Abstract

H-MM affects about 40–50% of patients, and a similar proportion of MGUS/SMM. The genetic evolution of the disease and the clinical implications of the co-existence of 13q- or t(14q32) are unknown. We conducted a global survey of genetic abnormalities in H-MM in order to describe genetic evolution pathways. H-MM cases from the Mitelman cancer genetic database were combined with cases from the Mayo Clinic MM genetic database. All abnormalities (regional/whole chromosome gains/losses, breakpoints and translocations) were plotted against a 344-chromosome band profile created in a matrix format, and the number of genetic abnormalities per tumor (NAPT) logged. The abnormalities present in more than 5% of tumors were considered recurrent and each karyotype was scored for the presence or absence of each of the recurrent abnormalities. To investigate the temporal pattern of acquisition of genetic abnormalities, all tumors with a given abnormality were selected and the distributions of NAPT plotted. The modes of these distributions were used as a value of ‘lateness’, referred to as time of occurrence (TO). The impact of co-existence of 13q- and t(14q32) on progression free survival (PFS) and overall survival (OS) in H-MM was determined for MM patients entered into an Eastern Cooperative Oncology Group chemotherapy trial. Four hundred and sixty-nine H-MM patients were included in the karyotypic analysis. The median chromosome number was 53 (range 48–74) and the median NAPT was 10 (range 1–25). The distribution of NAPT revealed a normal distribution, suggesting an obligatory acquisition of a given number of genetic abnormalities. The most common abnormalities were trisomies of chromosomes 3,5,7,9,11,15,19 and 21 affecting a third or more of the patients. Deletions and abnormalities of even-numbered chromosomes occur in 20% or less of patients. None of the more than 300 specific translocations detected were recurrent. However, 5 translocation breakpoints were recurrent including 14q32, 8q24 and 11q13. TO analysis suggest that for H-MM, the trisomies are early genetic events, translocations occur midway and deletions tend to be later events. Amongst the trisomies, correlation analysis does not suggest a particular order of acquisition. Clustering analysis using principal component analysis suggests that in H-MM, IgH translocations are secondary events associated with disease evolution rather than defining unique biological entities. Consistent with this, survival of H-MM patients is not affected by 13q- status but is negatively impacted by the presence of t(14q32) especially those with unknown partners (p<0.05). The data presented suggest that H-MM fit a proposed aneuploid model of cancer due to auto-catalytic chromosome reassortment (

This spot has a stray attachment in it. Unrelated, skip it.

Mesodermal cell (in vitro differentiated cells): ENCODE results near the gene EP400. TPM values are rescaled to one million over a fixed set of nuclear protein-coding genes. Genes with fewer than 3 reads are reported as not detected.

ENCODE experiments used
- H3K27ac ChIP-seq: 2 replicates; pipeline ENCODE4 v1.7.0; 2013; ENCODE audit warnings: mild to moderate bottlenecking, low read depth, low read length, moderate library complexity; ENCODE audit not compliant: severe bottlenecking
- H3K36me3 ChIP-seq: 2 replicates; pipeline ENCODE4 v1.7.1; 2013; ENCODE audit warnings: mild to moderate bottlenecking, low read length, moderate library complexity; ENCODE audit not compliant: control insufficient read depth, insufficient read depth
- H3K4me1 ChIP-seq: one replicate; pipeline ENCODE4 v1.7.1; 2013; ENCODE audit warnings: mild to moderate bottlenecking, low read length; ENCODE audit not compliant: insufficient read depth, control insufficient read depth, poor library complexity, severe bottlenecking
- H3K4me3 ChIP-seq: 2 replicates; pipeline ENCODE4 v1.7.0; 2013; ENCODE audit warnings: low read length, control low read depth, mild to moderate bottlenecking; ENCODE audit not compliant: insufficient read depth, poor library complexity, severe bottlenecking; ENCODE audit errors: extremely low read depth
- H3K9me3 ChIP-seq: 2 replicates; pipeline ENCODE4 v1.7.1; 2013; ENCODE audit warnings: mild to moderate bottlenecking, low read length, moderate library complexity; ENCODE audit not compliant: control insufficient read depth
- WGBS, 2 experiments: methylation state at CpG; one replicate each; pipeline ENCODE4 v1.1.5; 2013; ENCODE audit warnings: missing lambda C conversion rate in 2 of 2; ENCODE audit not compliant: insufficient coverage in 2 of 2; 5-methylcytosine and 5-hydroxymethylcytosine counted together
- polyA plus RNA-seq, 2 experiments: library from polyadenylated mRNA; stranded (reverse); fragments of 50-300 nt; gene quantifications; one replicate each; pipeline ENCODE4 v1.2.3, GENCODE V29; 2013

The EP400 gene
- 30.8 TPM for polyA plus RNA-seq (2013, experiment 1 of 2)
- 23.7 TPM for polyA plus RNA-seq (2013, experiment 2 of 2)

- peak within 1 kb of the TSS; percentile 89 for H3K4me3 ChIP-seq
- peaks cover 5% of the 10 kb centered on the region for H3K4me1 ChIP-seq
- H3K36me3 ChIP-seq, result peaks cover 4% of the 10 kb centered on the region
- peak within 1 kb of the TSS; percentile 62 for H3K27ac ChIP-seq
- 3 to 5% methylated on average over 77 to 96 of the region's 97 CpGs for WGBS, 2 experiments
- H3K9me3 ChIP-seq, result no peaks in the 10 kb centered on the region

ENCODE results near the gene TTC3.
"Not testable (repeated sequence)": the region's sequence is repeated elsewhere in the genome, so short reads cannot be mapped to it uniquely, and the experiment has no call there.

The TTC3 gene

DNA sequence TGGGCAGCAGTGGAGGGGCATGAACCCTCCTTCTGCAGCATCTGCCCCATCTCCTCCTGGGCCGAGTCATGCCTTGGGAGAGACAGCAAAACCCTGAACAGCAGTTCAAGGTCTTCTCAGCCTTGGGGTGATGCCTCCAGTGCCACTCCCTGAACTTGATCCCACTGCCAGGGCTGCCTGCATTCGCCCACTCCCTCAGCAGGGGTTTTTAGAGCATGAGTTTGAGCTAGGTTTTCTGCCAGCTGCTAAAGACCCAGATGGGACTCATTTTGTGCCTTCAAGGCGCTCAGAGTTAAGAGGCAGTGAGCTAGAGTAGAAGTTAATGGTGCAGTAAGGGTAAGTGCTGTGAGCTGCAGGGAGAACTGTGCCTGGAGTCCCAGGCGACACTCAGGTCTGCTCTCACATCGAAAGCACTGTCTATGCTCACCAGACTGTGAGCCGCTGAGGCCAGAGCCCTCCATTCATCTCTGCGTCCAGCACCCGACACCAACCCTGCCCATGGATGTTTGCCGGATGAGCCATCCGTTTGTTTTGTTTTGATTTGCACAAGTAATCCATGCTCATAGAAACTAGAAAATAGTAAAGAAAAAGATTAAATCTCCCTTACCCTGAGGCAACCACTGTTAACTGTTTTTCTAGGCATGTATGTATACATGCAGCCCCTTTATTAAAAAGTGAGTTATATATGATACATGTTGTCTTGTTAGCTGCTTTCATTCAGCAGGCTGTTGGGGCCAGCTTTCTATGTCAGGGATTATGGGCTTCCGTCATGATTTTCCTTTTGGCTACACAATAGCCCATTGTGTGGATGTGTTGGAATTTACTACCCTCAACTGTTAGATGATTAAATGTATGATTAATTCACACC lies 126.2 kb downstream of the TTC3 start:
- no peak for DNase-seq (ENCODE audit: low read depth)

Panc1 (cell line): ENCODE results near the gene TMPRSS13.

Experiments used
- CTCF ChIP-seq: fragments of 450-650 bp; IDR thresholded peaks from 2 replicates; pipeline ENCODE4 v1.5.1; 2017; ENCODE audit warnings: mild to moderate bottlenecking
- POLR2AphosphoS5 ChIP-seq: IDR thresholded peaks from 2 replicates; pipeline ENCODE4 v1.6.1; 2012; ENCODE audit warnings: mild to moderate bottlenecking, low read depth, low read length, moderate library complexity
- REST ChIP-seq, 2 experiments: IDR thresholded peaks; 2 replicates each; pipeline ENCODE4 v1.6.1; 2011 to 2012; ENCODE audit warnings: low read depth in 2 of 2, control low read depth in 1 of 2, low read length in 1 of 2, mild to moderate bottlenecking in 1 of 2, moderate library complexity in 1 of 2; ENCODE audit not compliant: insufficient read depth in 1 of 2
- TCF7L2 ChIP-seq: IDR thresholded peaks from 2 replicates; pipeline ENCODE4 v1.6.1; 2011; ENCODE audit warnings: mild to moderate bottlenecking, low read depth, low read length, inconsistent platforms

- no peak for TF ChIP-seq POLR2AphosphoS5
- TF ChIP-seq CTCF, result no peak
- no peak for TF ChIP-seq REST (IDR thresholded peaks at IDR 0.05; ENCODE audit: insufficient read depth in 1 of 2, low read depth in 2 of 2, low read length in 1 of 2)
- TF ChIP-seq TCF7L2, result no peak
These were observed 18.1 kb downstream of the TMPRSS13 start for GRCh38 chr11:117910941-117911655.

Duesberg et al
Cell Cycle
2003
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2
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202
–210
). The presence of tumor specific trisomies and the apparent similar phenotype induced by various combinations of trisomies are consistent with this model.

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